Oscar Grant: California Officials Re-Investigate Police Killing in 2009 US News


California officials are opening an investigation into the 2009 murder of Oscar Grant, a 22-year-old black man from Oxland who was murdered on a train platform amidst a national violence over police violence.

The fatal New Year’s Day shooting was one of the first incidents of police brutality caught on video, and a pivotal moment in Bay Area history. Footage showing a transit police officer firing on Grant’s back as he protested against police accountability across the country. The case gained international recognition in Ryan Coogler’s 2014 film Fruitvale Station, which was named after Grant’s death.

A Bay Area Rapid Transit (BART) officer who shot Grant in the back, Johannes Messerle, was convicted of involuntary intentions in a rare criminal trial over murder by law enforcement. He was sentenced to two years in prison and released in 2011.

Cephas “Uncle Bobby” X Johnson, Oscar Grant’s uncle, said, “It sounds good, but we’re not holding our breath.” “We have been doing this for many years and we have seen the system break many hearts.”

The Alameda County District Attorney’s Office originally accused Messerle of murder, but after a jury in Los Angeles – where the trial went, Mehser’s lawyers asked for a change of venue due to publicity of the case in Oakland – Mehserle guilty of lesser charge.

While Meserel cannot be tried again for the same crime, prosecutors may see the role of other officers in the role played in Grant’s murder. Grant’s family and community activists have called for a re-investigation into the case.

“I urge you to take a decision quickly. Grant’s mother, Rev. Wanda Johnson, said during a Monday press conference in front of the train station, “We should not wait for 11 years.”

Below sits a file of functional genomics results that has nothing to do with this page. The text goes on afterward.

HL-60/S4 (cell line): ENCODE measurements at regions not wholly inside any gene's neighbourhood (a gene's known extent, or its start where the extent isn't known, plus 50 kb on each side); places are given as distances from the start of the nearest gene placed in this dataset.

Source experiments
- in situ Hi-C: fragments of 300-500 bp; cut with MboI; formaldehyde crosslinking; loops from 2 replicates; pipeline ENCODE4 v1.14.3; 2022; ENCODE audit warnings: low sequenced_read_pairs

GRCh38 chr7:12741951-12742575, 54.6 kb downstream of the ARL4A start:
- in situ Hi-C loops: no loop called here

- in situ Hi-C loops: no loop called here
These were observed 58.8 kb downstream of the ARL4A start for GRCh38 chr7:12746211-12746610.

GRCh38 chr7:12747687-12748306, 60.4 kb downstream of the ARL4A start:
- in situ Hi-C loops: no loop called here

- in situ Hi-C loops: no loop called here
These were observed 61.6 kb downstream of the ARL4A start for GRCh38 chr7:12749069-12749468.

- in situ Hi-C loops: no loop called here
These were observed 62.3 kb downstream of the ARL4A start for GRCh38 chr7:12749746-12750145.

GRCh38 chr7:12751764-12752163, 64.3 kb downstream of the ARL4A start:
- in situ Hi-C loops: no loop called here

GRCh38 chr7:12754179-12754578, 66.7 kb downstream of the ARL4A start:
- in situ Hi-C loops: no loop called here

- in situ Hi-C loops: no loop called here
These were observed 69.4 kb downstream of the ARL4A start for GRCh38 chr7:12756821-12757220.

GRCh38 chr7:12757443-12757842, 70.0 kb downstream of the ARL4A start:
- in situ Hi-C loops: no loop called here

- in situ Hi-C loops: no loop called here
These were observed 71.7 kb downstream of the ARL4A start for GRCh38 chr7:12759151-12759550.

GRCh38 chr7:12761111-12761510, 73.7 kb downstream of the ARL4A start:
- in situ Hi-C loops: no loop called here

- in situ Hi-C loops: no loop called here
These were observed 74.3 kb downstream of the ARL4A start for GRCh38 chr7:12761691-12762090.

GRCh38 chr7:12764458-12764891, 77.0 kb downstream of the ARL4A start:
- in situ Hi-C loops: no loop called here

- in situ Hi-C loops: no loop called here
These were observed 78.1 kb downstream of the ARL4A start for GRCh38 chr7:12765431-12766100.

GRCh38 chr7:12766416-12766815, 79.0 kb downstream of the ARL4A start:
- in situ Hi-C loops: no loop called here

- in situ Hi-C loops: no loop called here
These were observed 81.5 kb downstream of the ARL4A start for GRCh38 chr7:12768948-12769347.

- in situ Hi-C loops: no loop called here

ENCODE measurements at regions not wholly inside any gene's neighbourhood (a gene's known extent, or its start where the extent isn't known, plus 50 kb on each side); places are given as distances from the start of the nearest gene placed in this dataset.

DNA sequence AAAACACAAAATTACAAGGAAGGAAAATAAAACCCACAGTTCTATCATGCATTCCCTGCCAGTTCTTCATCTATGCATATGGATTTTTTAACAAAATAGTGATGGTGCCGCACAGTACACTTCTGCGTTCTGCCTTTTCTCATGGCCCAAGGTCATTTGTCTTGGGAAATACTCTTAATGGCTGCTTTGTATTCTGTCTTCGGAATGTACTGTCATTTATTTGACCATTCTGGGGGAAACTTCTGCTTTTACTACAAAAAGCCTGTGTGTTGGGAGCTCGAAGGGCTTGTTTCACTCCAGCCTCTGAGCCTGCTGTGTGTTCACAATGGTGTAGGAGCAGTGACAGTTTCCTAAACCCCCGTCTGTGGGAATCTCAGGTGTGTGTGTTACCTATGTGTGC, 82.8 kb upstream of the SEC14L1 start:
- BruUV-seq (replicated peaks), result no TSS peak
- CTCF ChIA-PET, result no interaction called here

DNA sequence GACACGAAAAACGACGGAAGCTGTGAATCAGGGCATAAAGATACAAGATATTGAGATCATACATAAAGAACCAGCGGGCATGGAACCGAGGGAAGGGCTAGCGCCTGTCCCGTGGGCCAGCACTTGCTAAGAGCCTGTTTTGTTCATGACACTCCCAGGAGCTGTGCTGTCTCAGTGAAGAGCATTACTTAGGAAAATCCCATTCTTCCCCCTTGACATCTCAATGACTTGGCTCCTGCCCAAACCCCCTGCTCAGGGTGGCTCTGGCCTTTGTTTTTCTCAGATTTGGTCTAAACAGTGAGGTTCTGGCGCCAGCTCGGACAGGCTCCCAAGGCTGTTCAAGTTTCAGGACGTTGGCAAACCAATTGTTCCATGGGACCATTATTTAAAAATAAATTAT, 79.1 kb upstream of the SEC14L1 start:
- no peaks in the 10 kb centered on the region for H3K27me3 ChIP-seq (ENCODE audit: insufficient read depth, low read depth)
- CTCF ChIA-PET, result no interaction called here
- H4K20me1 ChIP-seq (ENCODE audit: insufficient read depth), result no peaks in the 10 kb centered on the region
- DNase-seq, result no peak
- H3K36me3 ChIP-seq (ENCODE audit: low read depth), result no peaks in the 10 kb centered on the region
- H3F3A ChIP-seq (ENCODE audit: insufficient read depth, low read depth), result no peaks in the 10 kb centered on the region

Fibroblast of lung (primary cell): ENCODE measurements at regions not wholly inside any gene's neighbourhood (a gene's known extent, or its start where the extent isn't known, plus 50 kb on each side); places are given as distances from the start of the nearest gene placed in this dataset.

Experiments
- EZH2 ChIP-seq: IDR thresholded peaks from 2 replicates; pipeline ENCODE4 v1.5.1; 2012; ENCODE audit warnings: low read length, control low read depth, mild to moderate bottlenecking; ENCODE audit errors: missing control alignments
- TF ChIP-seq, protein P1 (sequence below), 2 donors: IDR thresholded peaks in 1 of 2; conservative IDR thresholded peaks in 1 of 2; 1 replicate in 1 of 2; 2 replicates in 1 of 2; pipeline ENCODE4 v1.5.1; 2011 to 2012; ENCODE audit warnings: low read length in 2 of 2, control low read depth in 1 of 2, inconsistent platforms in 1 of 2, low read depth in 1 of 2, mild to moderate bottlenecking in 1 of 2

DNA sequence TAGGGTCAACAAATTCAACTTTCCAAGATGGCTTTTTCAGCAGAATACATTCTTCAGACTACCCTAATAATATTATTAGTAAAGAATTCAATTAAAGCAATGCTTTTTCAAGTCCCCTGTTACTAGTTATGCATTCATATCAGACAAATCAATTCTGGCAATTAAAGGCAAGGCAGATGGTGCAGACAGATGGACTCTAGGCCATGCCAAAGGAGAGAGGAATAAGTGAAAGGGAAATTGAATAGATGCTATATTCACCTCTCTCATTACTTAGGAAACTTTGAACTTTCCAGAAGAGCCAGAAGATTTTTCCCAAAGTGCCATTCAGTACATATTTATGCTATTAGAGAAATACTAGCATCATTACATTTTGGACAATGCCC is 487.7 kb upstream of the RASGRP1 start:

“If our judicial system does not respect their word, we will remain here and remind the world how our judicial system is failing people of color,” Johnson said.

“We have heard the requests of Oscar Grant’s family closely,” Alameda County District Attorney Nancy O’Malley said in a statement on Monday. He said, ‘I have assigned a team of lawyers to look into the causes of Oscar Grant’s death. We will evaluate evidence and the law, including timely applicable law and statute of limitations, and a determination. ”

A report released last year under a new California Police Transparency Law reveals that another transit officer lied to investigators repeatedly that night and punched Grant without any explanation. Reportedly, BART officer, Anthony Piron, “triggered a cascade of incidents that led to the shooting”, including calling Grant the N-word and hitting him in the face.

The report also casts doubt on Meserel’s argument that he meant to pull his tusser, not his gun, noting that the “enhanced video” suggested that Mesirel “intended to pull his gun.” Was, not his tussar “.

Johnson says that since Mehselle’s sentence, her family has been waiting for the DA’s office to take charge of Piron. And after the 2019 report, with the outcome of George Floyd’s death, the family decided “it was time”.

Johnson said, “If we did not pay attention to what happened to the Oscars in 2009, George Floyd and Bryo Taylor would not have been killed.” “Now this reopening is a new flashpoint that will travel across this country.”

An attorney for Grant’s family, Edante Pointer, said that while he was happy that the district attorney was reopening the investigation, he questioned why it took him more than a decade – and the community and national protests surrounding the police killings Calling from demonstrations – taking action. While murder charges have no time limit, such assaults, assaults with a deadly weapon, or battery all have lesser limitations, including those that are most likely to be the case.

“Is this political theater or is it serious criminal prosecution that is being considered?” He asked. “Any good lawyer would know that many of the charges that could have been easily brought are now scorched by the sands of time. By the time the community demanded action, she once again sat on her hands. “

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